Social Justice and Advocacy

[WEBINAR] Business and human rights

Business and human rights

The World Economic Forum says human rights should find a permanent place in the boardroom, but companies often fail to make this key risk a priority. In fact, the private sector has a poor track record when it comes to human rights, according to the 2020 Corporate Human Rights Benchmark (CHRB). Almost half the companies assessed faced at least one serious allegation relating to human rights, and there is a disconnect between company commitments and actual performance and results.

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The development sector cannot transform society until it transforms itself

The development sector plays a crucial role in tackling issues of inequality and advancing social justice. However, as South Africa battles to heal from its violent history and legacy of injustice, the sector – like all other sectors of our society – is being compelled to critically examine the sustainability and impact of its work. In this article, Zyaan Davids, Thought Leadership Manager at Trialogue;  Kanyisa Diamond,  Development Practitioner working in the social investment sector, focusing on education; and Khaya Tyatya, Director of Programmes at Zenex Foundation, join the growing call – so well articulated in the Social Justice Sector Review Report released by the RAITH Foundation in 2020 – for stakeholders in the development sector to meaningfully engage transformation beyond compliance.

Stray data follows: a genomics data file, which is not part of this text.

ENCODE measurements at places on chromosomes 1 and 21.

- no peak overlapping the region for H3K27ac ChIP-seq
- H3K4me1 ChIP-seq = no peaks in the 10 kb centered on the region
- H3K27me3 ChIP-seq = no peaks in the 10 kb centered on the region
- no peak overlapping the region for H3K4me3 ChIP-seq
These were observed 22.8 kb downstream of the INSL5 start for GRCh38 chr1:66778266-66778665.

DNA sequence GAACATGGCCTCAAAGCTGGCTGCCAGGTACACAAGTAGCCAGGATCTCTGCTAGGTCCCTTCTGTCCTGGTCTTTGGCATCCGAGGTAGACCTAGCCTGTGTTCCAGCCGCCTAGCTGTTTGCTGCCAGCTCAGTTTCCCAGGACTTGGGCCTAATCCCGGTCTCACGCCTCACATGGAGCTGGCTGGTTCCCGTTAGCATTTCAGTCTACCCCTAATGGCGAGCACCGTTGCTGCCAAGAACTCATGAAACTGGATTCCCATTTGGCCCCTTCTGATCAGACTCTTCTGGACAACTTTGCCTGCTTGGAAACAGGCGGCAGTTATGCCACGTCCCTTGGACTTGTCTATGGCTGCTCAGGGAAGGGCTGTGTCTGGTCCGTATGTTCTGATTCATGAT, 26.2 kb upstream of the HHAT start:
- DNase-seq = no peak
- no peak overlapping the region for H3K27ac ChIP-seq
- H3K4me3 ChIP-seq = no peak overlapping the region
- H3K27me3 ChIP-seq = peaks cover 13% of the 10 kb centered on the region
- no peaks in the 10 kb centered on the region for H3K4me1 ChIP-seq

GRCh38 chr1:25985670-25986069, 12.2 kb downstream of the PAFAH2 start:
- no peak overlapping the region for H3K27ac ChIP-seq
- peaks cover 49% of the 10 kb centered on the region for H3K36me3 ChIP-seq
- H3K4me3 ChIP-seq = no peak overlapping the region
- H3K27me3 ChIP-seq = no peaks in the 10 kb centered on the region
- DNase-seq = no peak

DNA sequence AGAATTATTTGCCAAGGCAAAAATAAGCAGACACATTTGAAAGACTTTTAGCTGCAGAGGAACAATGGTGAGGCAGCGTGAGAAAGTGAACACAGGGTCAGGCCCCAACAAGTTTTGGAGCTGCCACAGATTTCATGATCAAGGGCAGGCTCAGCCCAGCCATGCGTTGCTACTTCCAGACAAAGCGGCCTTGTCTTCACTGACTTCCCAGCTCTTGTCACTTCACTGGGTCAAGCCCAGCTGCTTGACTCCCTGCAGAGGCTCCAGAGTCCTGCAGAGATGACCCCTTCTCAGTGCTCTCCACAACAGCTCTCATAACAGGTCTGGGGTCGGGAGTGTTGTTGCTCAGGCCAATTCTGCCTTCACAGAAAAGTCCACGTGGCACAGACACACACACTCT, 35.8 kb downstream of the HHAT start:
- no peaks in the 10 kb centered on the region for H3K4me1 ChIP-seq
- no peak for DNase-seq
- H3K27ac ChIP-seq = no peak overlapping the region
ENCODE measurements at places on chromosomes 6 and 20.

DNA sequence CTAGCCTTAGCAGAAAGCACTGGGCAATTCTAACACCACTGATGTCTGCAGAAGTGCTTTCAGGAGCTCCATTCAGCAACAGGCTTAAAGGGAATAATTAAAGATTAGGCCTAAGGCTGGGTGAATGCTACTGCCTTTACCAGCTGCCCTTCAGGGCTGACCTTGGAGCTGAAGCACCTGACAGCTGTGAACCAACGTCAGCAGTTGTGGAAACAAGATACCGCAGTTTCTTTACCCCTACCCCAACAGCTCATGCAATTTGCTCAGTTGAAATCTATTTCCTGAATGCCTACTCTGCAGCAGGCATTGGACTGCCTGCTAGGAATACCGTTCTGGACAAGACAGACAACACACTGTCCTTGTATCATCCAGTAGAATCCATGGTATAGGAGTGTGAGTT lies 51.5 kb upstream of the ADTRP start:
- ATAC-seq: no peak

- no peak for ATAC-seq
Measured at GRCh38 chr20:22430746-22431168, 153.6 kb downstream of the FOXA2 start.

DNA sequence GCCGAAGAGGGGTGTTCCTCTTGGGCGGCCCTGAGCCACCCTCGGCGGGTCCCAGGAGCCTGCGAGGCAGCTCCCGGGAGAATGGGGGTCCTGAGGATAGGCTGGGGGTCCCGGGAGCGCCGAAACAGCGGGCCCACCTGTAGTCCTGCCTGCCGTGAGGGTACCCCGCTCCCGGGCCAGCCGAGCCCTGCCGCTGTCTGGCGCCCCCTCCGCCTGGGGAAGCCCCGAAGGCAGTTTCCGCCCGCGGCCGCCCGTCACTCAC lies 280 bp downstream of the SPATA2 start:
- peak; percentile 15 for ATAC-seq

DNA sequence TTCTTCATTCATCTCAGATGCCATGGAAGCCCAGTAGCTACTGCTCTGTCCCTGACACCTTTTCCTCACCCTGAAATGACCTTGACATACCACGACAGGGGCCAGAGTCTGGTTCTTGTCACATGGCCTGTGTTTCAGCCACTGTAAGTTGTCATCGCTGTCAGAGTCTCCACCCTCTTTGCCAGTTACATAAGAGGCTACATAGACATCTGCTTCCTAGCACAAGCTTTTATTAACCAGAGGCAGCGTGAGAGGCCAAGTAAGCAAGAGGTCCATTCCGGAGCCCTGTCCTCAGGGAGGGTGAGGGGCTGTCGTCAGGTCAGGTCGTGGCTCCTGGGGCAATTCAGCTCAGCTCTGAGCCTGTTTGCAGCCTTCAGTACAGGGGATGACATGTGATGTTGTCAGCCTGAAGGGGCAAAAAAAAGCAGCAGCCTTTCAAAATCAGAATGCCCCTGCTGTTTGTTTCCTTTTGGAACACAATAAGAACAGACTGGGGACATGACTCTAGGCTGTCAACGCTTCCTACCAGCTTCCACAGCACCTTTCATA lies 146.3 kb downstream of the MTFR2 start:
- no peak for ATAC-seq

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Business and human rights

Human rights are a key risk for business, yet many companies fail to prioritise the issue. The World Economic Forum contends that human rights must find a permanent place in the boardroom – but how can companies embed them in the business and make them an integral part of corporate culture? And what does best practice look like? Fiona Zerbst investigates. 

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Black Lives Matter